Player's Best Strategy
 

The player's only option is whether to draw or stand on a total of 5. Perceptive readers will recognize that there are four cards which could help the player, and five cards that hinder, while 10-valued cards leave things as they are. It would therefore seem logical to stand, although it's a more complicated issue than that. This is because if a player always stands or always draws, he effectively reveals his hand to the banker. Therefore, to keep the banker guessing, he must often bluff, i.e., make a decision against the odds in order to fool the banker, much as online poker games players do. The player's best strategy has been calculated to draw with a frequency of nine times in eleven and stand with a frequency of two times in eleven. This can be approximated as drawing 80 percent of the time. You must try to avoid doing this in a pattern, because, obviously, if you always draw the first four times you hold a total of five and then stand, then draw another four times, and so on, your strategy will soon become apparent to the banker. To make your drawing-and-standing frequency as unpredictable as possible, try looking quickly at the second hand of your watch: if forty-eight seconds or more have elapsed, then stay; otherwise draw. The banker also needs to bluff on occasion.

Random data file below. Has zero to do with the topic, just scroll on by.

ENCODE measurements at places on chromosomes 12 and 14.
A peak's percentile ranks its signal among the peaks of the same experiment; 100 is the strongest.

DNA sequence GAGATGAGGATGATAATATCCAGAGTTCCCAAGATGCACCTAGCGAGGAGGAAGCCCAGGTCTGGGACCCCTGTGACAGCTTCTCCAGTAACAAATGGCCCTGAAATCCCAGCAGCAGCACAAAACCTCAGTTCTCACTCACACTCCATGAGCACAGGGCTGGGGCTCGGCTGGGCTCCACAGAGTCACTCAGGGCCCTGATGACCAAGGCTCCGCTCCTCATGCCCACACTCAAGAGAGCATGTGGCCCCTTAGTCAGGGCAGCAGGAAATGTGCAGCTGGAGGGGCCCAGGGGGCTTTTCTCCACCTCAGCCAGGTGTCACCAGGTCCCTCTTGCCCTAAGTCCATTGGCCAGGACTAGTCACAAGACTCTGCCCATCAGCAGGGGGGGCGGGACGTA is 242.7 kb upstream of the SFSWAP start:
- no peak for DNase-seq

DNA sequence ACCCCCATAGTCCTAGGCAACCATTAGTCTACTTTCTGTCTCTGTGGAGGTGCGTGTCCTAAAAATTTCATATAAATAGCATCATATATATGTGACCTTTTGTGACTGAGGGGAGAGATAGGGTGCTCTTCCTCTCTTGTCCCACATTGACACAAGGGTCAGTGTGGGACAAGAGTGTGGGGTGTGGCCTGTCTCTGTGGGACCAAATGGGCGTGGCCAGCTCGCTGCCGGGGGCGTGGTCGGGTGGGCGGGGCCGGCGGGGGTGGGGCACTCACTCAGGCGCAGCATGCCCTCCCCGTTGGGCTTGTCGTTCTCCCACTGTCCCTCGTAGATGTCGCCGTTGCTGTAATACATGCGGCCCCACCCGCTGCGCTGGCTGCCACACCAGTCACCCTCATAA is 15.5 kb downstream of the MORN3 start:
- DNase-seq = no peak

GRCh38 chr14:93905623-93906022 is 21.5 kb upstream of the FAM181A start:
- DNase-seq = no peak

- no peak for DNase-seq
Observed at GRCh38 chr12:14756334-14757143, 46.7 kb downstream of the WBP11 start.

Game Set-ups and Chip Buys
 
I devised these tables according to the criteria that in an eight-player game, each player should be able to buy-in for at least t<vent\- big bets, composed, mainly of the primary playing chip in that game. Twenty big bets is w1 tat I consider the lowest reasonable buy-in for a fixed-limit game. Remind your new players that t<vent, big bets can go very fast, even for the best of poker players, and that it would be unrealistic for them to view that buy-in as some kind of budget for the night. (Forty or fifty big bets is a more practical limit.)
 
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